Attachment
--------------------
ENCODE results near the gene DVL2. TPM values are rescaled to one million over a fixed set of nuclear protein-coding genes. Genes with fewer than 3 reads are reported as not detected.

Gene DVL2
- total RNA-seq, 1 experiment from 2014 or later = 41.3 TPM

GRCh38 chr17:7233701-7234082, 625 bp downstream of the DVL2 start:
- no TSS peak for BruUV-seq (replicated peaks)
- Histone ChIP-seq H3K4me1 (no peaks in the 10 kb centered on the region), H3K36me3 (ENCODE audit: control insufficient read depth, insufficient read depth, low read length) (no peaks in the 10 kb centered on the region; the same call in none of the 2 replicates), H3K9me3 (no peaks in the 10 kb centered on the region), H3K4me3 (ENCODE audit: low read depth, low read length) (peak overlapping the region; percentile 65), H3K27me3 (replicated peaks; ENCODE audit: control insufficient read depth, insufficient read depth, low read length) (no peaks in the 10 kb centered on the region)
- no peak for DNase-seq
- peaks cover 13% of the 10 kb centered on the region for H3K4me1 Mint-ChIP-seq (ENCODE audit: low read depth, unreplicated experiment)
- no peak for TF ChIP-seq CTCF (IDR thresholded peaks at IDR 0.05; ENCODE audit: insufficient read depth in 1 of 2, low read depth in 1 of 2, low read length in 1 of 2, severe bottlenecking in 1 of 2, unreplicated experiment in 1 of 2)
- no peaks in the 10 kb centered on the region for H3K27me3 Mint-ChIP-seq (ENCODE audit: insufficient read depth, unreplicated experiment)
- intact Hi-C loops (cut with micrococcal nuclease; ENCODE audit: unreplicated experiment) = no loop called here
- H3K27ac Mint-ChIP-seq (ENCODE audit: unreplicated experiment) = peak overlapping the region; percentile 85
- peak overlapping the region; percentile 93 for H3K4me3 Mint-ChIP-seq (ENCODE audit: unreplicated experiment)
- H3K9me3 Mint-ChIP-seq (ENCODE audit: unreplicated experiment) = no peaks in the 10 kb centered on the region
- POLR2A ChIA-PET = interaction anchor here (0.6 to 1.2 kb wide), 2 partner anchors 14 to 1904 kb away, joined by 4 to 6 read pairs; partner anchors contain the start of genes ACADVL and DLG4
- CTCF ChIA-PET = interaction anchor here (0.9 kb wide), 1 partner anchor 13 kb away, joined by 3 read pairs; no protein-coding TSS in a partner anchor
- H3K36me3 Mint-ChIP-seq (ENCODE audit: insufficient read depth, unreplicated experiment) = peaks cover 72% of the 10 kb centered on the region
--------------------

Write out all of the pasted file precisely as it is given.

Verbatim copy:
ENCODE results near the gene DVL2. TPM values are rescaled to one million over a fixed set of nuclear protein-coding genes. Genes with fewer than 3 reads are reported as not detected.

Gene DVL2
- total RNA-seq, 1 experiment from 2014 or later = 41.3 TPM

GRCh38 chr17:7233701-7234082, 625 bp downstream of the DVL2 start:
- no TSS peak for BruUV-seq (replicated peaks)
- Histone ChIP-seq H3K4me1 (no peaks in the 10 kb centered on the region), H3K36me3 (ENCODE audit: control insufficient read depth, insufficient read depth, low read length) (no peaks in the 10 kb centered on the region; the same call in none of the 2 replicates), H3K9me3 (no peaks in the 10 kb centered on the region), H3K4me3 (ENCODE audit: low read depth, low read length) (peak overlapping the region; percentile 65), H3K27me3 (replicated peaks; ENCODE audit: control insufficient read depth, insufficient read depth, low read length) (no peaks in the 10 kb centered on the region)
- no peak for DNase-seq
- peaks cover 13% of the 10 kb centered on the region for H3K4me1 Mint-ChIP-seq (ENCODE audit: low read depth, unreplicated experiment)
- no peak for TF ChIP-seq CTCF (IDR thresholded peaks at IDR 0.05; ENCODE audit: insufficient read depth in 1 of 2, low read depth in 1 of 2, low read length in 1 of 2, severe bottlenecking in 1 of 2, unreplicated experiment in 1 of 2)
- no peaks in the 10 kb centered on the region for H3K27me3 Mint-ChIP-seq (ENCODE audit: insufficient read depth, unreplicated experiment)
- intact Hi-C loops (cut with micrococcal nuclease; ENCODE audit: unreplicated experiment) = no loop called here
- H3K27ac Mint-ChIP-seq (ENCODE audit: unreplicated experiment) = peak overlapping the region; percentile 85
- peak overlapping the region; percentile 93 for H3K4me3 Mint-ChIP-seq (ENCODE audit: unreplicated experiment)
- H3K9me3 Mint-ChIP-seq (ENCODE audit: unreplicated experiment) = no peaks in the 10 kb centered on the region
- POLR2A ChIA-PET = interaction anchor here (0.6 to 1.2 kb wide), 2 partner anchors 14 to 1904 kb away, joined by 4 to 6 read pairs; partner anchors contain the start of genes ACADVL and DLG4
- CTCF ChIA-PET = interaction anchor here (0.9 kb wide), 1 partner anchor 13 kb away, joined by 3 read pairs; no protein-coding TSS in a partner anchor
- H3K36me3 Mint-ChIP-seq (ENCODE audit: insufficient read depth, unreplicated experiment) = peaks cover 72% of the 10 kb centered on the region